The teenage years can be one of the most challenging seasons of life for parents and children. It should be a time where teenagers are preparing for life on their own with mentoring and support from their parents. Unfortunately, many teenagers find themselves ‘failing to launch’ and find themselves living at home into their 20’s.
If you’re a parent of a teenager in the North Atlanta area, please check out ‘Launching Hope: A Seminar for Teens and Parents.’ New York Times Best-Selling Author Hal Runkel and speaker, humorist, and best-selling author, John Turner of The ScreamFree Institute invite you to join them to learn the latest research and ways to effectively prepare our teenagers for a productive adulthood.
The 4-hour seminar is scheduled for Saturday, February 22 from 9-2:30pm at Stonecreek Church in Milton, GA. Cost is $10 per person and includes lunch. You can find more information and register here through Wednesday February 19.
John Rosemond, popular author and parenting expert calls these year, ‘the mentoring’ years where parents transition from the ‘authority’ role to ‘mentor’ role with the goal of ‘launching’ their children into adulthood. I’ve written about our own challenges and experiences during our children’s teenage years in a post called, ‘Four Seasons of Child Rearing: The Season of Mentoring.‘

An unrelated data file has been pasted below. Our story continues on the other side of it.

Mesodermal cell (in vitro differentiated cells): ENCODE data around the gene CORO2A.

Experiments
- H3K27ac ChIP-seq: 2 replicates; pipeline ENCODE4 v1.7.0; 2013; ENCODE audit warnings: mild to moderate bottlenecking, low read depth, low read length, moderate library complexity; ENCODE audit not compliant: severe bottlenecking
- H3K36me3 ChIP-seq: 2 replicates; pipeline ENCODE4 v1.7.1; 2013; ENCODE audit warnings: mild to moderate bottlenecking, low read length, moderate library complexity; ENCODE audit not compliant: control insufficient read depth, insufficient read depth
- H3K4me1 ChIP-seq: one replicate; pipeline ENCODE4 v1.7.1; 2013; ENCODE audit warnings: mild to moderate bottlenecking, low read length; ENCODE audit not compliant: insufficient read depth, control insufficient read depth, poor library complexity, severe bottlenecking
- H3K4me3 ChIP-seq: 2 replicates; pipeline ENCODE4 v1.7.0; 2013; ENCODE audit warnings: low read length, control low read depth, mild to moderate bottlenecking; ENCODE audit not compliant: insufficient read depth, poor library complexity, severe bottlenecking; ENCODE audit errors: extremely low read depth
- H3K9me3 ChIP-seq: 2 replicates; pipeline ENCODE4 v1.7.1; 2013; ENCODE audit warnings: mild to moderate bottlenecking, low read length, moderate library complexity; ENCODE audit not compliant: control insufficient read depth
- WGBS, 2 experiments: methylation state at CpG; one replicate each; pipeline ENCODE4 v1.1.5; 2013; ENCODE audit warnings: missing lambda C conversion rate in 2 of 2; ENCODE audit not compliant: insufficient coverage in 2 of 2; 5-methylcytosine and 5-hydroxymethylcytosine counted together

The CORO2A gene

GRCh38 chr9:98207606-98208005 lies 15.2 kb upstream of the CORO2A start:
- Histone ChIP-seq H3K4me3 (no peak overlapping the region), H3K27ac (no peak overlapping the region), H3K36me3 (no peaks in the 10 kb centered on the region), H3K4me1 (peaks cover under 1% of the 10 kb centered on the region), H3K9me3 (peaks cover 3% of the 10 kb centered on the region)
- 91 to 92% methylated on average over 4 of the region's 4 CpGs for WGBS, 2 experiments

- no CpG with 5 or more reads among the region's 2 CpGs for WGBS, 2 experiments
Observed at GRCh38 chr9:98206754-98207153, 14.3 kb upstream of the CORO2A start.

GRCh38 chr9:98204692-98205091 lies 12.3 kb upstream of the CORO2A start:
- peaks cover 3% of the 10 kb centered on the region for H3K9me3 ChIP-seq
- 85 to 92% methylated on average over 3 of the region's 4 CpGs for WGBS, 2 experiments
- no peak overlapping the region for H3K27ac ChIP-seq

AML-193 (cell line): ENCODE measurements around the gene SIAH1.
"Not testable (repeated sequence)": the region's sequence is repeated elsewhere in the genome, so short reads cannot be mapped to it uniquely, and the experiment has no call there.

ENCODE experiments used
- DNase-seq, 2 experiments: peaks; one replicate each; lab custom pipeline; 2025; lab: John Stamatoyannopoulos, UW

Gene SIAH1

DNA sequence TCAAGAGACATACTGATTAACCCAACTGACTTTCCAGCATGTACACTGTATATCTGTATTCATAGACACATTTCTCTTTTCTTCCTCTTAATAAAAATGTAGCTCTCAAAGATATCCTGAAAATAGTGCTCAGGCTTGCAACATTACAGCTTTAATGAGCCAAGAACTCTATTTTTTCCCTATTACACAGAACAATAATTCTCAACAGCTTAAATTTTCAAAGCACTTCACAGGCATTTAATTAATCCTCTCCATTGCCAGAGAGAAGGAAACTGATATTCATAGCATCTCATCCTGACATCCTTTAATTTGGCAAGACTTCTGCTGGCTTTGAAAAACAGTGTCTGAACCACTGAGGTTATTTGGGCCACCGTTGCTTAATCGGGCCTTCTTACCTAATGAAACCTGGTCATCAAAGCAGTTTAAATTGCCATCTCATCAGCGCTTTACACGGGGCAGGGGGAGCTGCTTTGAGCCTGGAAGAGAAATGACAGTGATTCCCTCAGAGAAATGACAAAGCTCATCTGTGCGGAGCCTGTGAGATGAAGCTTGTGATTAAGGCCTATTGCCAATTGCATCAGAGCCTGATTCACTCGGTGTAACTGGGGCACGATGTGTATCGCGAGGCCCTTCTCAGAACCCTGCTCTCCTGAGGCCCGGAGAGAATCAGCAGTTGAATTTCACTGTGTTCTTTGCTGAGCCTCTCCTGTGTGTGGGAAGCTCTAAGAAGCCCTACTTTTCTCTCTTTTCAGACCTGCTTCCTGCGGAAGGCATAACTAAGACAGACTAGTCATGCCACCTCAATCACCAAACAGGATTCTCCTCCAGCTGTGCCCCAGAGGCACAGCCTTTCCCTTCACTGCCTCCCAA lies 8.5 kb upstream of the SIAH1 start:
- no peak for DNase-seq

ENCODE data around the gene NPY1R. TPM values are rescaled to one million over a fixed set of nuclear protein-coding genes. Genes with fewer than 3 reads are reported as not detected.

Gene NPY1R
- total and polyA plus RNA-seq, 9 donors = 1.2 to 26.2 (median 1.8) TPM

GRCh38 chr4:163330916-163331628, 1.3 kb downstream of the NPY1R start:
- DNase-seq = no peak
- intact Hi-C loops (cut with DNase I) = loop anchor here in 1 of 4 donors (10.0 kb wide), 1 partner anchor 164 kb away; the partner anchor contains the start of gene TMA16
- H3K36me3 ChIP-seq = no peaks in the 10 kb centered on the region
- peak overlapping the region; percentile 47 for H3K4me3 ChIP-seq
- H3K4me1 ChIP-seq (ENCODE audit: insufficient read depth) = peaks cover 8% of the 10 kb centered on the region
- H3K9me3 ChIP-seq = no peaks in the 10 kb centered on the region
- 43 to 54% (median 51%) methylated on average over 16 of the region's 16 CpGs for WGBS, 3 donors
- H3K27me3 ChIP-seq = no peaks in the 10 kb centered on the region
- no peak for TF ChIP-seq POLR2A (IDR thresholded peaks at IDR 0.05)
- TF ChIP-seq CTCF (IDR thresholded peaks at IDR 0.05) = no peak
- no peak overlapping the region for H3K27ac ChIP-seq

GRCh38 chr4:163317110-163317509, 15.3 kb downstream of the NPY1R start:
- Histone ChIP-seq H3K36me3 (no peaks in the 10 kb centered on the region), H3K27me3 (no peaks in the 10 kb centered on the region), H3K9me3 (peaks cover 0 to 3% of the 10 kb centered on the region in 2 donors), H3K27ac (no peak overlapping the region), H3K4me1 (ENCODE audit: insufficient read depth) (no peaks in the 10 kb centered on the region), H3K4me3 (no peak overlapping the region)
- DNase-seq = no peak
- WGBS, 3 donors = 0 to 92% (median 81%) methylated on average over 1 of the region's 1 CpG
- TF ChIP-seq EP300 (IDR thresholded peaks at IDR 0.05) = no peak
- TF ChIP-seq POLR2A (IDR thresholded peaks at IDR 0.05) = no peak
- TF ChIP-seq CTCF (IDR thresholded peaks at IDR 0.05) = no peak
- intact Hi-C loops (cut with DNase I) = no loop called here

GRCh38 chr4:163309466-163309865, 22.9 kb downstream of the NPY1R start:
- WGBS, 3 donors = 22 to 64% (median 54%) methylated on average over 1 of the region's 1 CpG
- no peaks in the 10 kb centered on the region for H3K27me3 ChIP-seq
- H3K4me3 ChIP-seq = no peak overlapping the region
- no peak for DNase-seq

Joel Malm's Blog
November 5, 2013
“When I was a boy of 14, my father was so ignorant I could hardly stand to have the old man around. But when I got to be 21, I was astonished at how much the old man had learned in seven years.”
This month, new college freshmen and their parents all across America are starting a new stage of life. We’ve experienced this milestone with our 3 children and know first hand that it can be a traumatic time for both parent and student.
Nick Selby, a Georgia Tech sophomore offers 10 tips to a new Georgia Tech freshman class (video below) that is funny and inspiring and has great lessons for all upcoming college freshmen. I’ve added 4 corollaries for parents and a lesson we can learn from Nick’s last tip, #10.
Nick’s 10 tips are listed below:
I wrote a previous post about the three C’s — the three skills your student needs to succeed in today’s economy. ‘Collaborative, Communicative and Creative,’ according IBM’s 2012 CEO study of 1700 business leaders, are the most important personal characteristics for employees to succeed in today’s economy.
Creativity, the subject of a prior post, is an important skill that farsighted parents need to cultivate in their children. In this post, we discuss what parents can do to help their children learn to be Collaborative.
Harvest: A Digital Tree Project by Leo Burnett
Collaboration happens when two or more people or organizations work together to create, build, or solve something, each member contributing a unique idea, view or capability toward a shared goal. Collaboration is learned by practicing and is about creating value with others.
According to Nilofer Merchant, author of 11 Rules for Creating Value in the #Social Era, ‘The industrial age was all about building things; the social age is all about connecting things, people and ideas. People and organizations will be rewarded by realizing that they don’t create value by themselves.